The pilot study worked so well that Aloia and his team at National Jewish Health have received a grant from the National Institutes of Health to expand the study.  In the coming months, Aloia will test the approach on 300 patients and will follow their progress for an entire year.

“We were thrilled by the response,” said Aloia.  “The shocking part was that patients actually got very emotional.  Sometimes we’d have men, who had never really thought of themselves having a problem, being tearful,” he said.

John Brugger was one of them.  “I’ve been wearing my CPAP since the day I saw that video,” he said.  “It changed my life.  I wish I’d done it 20 years ago.”

National Jewish Health is the leading respiratory hospital in the nation. Founded 115 years ago as a nonprofit hospital, National Jewish Health today is the only facility in the world dedicated exclusively to groundbreaking medical research and treatment of patients with respiratory, cardiac, immune and related disorders. Patients and families come to National Jewish Health from around the world to receive cutting-edge, comprehensive and coordinated care.  To learn more, visit www.njhealth.org.

Images

(click to download)

A sleep researcher at National Jewish Health in Denver monitors a patient who is sleeping without a CPAP mask, which is commonly used to treat sleep apnea. In a recent pilot study, experts showed patients video of themselves struggling to breathe during the night without their CPAP masks. After watching the dramatic, often disturbing videos, patient usage of CPAP masks increased considerably. Details: bit.ly/U4jfsQ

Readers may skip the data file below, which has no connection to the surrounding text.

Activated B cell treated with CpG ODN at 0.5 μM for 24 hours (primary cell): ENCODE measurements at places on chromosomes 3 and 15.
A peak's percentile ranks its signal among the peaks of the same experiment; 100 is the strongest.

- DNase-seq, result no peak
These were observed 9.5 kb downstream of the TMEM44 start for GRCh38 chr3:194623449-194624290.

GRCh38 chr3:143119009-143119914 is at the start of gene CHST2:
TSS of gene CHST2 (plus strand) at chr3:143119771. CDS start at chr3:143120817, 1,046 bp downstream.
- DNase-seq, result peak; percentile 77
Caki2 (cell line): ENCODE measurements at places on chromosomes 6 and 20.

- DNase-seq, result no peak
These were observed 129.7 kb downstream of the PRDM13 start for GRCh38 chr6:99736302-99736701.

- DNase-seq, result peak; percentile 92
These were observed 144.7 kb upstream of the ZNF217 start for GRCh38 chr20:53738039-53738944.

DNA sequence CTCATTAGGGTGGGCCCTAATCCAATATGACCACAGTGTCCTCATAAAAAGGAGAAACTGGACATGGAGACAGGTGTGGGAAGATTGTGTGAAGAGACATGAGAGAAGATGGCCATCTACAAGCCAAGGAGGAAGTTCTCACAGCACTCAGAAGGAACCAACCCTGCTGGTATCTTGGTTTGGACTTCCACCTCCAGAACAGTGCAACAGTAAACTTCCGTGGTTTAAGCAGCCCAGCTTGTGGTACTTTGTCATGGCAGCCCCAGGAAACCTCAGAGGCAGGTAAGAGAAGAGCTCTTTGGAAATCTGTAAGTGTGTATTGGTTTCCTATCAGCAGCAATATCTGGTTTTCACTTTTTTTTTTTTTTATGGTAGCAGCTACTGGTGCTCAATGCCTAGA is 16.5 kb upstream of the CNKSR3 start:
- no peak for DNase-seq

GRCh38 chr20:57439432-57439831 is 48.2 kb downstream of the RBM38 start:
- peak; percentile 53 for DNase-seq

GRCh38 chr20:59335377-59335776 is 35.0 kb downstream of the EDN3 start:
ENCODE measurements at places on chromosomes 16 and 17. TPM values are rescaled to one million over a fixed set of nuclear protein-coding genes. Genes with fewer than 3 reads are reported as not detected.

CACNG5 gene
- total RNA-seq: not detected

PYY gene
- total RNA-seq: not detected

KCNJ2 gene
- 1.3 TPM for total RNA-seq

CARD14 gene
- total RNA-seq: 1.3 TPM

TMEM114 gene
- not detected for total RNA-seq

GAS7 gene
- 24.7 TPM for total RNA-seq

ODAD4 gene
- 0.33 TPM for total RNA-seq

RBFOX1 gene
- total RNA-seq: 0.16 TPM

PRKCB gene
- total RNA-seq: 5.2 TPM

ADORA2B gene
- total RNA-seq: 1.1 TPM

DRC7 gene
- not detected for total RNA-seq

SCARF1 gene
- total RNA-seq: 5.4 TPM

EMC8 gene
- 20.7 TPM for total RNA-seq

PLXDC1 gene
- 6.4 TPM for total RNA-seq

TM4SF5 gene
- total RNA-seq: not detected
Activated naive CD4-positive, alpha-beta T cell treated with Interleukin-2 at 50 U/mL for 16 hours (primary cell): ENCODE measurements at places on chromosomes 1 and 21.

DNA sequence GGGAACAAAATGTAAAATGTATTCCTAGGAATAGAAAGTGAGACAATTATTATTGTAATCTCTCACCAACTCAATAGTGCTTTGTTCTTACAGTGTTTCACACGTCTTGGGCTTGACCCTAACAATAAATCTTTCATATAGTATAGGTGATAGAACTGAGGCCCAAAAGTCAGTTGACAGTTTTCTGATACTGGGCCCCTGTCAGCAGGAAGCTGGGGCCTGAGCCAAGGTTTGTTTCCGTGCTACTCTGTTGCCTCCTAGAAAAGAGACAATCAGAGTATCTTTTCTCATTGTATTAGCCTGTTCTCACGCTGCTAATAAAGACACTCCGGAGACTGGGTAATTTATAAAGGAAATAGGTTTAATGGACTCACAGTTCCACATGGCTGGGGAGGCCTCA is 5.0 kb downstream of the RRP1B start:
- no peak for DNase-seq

Seeing is believing for John Brugger, of Commerce City, Colo. Brugger rarely wore his CPAP mask for sleep apnea because he thought it was uncomfortable, but after watching dramatic video of himself struggling to breathe at night without the CPAP mask, Brugger changed his mind. The video was part of a pilot study by sleep and respiratory experts at National Jewish Health in Denver. Details on the study here: bit.ly/U4jfsQ

John Brugger of Commerce City, Colo. uses a CPAP mask to treat his sleep apnea. Like more than half of those who have them, Brugger rarely wore his mask, but changed his mind after experts at National Jewish Health in Denver showed him video of himself struggling to breathe overnight without it. Study details here: bit.ly/U4jfsQ

John Brugger, right, takes a walk with his family in Commerce City, Colo. Brugger says consistent use of a CPAP machine to treat his sleep apnea has increased his energy level considerably. Brugger rarely wore his mask until he took part in a pilot study at National Jewish Health in Denver. During the study, patients were shown dramatic video of themselves struggling to breathe at night without their CPAP masks. After seeing themselves on camera, patient usage of CPAP machines went up substantially. Study details here: bit.ly/U4jfsQ

Hoping to get patients to wear CPAP masks more consistently while they sleep, Mark Aloia, PhD of National Jewish Health in Denver took a novel and emotional approach. Aloia videotaped patients overnight as they struggled to breathe without their CPAP masks. After showing patients the video of themselves, CPAP mask usage went up considerably. Details: bit.ly/U4jfsQ